(Reuters) – Wells Fargo & Co (WFC.N) will pay more than $5.1 million to settle U.S. Securities and Exchange Commission charges it improperly pushed retail customers to actively trade complex investments in order to generate higher fees.
The SEC on Monday said the payout includes a $4 million civil fine, plus the return of ill-gotten gains and interest, over misconduct by the Wells Fargo Advisors brokerage in its sale of so-called market-linked investments.
Wells Fargo was accused of reducing investor returns by encouraging customers to actively trade the investments though they were intended to be held to maturity, and despite an internal policy prohibiting “short-term trading” and “flipping.”
The San Francisco-based bank did not admit or deny wrongdoing, but has taken steps to address sales practices that occurred from January 2009 to June 2013, the SEC said.
Wells Fargo said in a statement it has made policy and management changes related to the SEC charges, and is committed to helping customers achieve their investment goals.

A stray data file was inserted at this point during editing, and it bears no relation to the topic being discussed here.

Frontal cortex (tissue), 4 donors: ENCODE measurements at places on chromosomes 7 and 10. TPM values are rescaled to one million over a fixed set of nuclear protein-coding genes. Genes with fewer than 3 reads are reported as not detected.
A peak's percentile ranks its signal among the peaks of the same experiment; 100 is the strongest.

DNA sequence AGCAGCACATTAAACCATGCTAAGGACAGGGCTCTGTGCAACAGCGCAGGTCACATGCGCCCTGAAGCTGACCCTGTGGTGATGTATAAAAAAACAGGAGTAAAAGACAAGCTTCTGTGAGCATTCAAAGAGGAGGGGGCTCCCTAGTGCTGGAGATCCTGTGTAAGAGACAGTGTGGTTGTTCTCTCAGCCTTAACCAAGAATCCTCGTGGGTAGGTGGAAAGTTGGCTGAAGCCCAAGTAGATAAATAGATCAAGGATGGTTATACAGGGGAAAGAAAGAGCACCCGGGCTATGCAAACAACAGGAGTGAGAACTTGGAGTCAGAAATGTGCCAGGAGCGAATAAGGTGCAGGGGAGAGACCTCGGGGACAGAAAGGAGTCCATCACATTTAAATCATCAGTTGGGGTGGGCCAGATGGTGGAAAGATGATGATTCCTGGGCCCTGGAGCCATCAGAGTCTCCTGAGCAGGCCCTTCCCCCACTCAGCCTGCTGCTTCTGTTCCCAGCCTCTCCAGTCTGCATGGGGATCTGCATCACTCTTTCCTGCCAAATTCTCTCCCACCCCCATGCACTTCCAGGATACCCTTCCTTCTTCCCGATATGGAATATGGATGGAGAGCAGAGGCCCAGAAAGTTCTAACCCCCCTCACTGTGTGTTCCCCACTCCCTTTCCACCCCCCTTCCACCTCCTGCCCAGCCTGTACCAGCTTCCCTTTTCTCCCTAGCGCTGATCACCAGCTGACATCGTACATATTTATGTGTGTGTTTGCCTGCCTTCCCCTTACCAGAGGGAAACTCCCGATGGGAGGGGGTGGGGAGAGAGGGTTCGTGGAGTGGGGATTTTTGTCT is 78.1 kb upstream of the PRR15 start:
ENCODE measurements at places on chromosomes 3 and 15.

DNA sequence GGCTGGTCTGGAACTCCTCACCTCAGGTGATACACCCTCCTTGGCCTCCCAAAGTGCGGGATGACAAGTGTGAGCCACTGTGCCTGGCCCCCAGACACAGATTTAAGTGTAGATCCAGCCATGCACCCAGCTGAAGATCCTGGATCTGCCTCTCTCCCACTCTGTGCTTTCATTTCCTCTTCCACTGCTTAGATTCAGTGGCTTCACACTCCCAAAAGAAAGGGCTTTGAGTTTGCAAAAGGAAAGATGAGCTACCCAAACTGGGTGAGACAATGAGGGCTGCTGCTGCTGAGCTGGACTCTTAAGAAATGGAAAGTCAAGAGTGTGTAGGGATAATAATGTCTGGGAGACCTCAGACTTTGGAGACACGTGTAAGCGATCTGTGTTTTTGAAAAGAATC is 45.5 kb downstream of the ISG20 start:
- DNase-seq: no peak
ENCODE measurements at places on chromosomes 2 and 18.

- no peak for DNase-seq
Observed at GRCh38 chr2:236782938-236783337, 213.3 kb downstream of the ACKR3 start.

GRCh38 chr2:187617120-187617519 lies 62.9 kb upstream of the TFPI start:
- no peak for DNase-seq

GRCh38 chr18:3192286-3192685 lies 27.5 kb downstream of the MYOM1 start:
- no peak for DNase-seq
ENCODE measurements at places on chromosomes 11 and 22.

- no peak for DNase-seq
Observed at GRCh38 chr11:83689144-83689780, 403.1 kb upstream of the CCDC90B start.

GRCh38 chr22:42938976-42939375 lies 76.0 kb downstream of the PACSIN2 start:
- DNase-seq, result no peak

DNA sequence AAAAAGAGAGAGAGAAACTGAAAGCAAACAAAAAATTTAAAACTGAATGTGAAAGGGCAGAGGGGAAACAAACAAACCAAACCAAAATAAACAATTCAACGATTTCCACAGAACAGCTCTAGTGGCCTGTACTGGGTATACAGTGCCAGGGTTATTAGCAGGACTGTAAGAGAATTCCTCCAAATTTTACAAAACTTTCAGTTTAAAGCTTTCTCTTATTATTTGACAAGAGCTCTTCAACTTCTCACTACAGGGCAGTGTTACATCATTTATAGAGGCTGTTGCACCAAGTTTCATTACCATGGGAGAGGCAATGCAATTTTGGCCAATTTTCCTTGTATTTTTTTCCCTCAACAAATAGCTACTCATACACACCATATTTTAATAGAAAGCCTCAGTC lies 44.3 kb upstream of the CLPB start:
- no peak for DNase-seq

Wells Fargo has been plagued for nearly two years by scandals over how it treated its customers, including by selling them products they did not need to meet internal sales goals.
It has overhauled management and is trying to regain trust, including through an ad campaign saying that Wells Fargo was established in 1852 and “re-established” in 2018.
Market-linked investments are fixed-maturity products whose interest rate is determined by the performance of a particular asset or market measure, such as equity and commodity indexes.
Reporting by Jonathan Stempel and Imani Moise in New York; Editing by Bill Trott and Richard Chang